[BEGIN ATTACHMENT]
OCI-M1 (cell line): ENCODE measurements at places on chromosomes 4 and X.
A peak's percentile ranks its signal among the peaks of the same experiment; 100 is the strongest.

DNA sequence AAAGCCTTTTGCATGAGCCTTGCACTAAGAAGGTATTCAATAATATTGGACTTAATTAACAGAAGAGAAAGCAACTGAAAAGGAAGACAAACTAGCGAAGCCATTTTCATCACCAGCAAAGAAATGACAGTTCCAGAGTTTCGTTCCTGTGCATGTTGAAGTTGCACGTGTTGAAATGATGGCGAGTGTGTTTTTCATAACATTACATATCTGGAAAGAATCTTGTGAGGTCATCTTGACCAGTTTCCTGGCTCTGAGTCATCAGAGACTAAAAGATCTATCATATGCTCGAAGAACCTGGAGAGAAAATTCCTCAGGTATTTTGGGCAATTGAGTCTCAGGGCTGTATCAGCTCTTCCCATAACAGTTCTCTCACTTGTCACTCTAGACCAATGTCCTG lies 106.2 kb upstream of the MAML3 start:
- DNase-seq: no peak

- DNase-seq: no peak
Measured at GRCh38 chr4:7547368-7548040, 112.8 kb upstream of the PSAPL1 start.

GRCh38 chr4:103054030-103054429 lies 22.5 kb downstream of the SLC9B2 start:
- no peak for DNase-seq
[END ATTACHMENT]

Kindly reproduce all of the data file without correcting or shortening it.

OCI-M1 (cell line): ENCODE measurements at places on chromosomes 4 and X.
A peak's percentile ranks its signal among the peaks of the same experiment; 100 is the strongest.

DNA sequence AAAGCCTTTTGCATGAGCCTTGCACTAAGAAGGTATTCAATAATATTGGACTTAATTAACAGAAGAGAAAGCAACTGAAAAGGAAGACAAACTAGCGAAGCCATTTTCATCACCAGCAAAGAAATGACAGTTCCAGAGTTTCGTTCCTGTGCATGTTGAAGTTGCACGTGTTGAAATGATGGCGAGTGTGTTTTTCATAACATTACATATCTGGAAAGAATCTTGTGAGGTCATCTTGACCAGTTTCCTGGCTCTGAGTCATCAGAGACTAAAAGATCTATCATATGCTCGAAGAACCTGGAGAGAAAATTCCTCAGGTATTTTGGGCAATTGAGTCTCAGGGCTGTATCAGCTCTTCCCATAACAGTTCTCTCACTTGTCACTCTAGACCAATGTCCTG lies 106.2 kb upstream of the MAML3 start:
- DNase-seq: no peak

- DNase-seq: no peak
Measured at GRCh38 chr4:7547368-7548040, 112.8 kb upstream of the PSAPL1 start.

GRCh38 chr4:103054030-103054429 lies 22.5 kb downstream of the SLC9B2 start:
- no peak for DNase-seq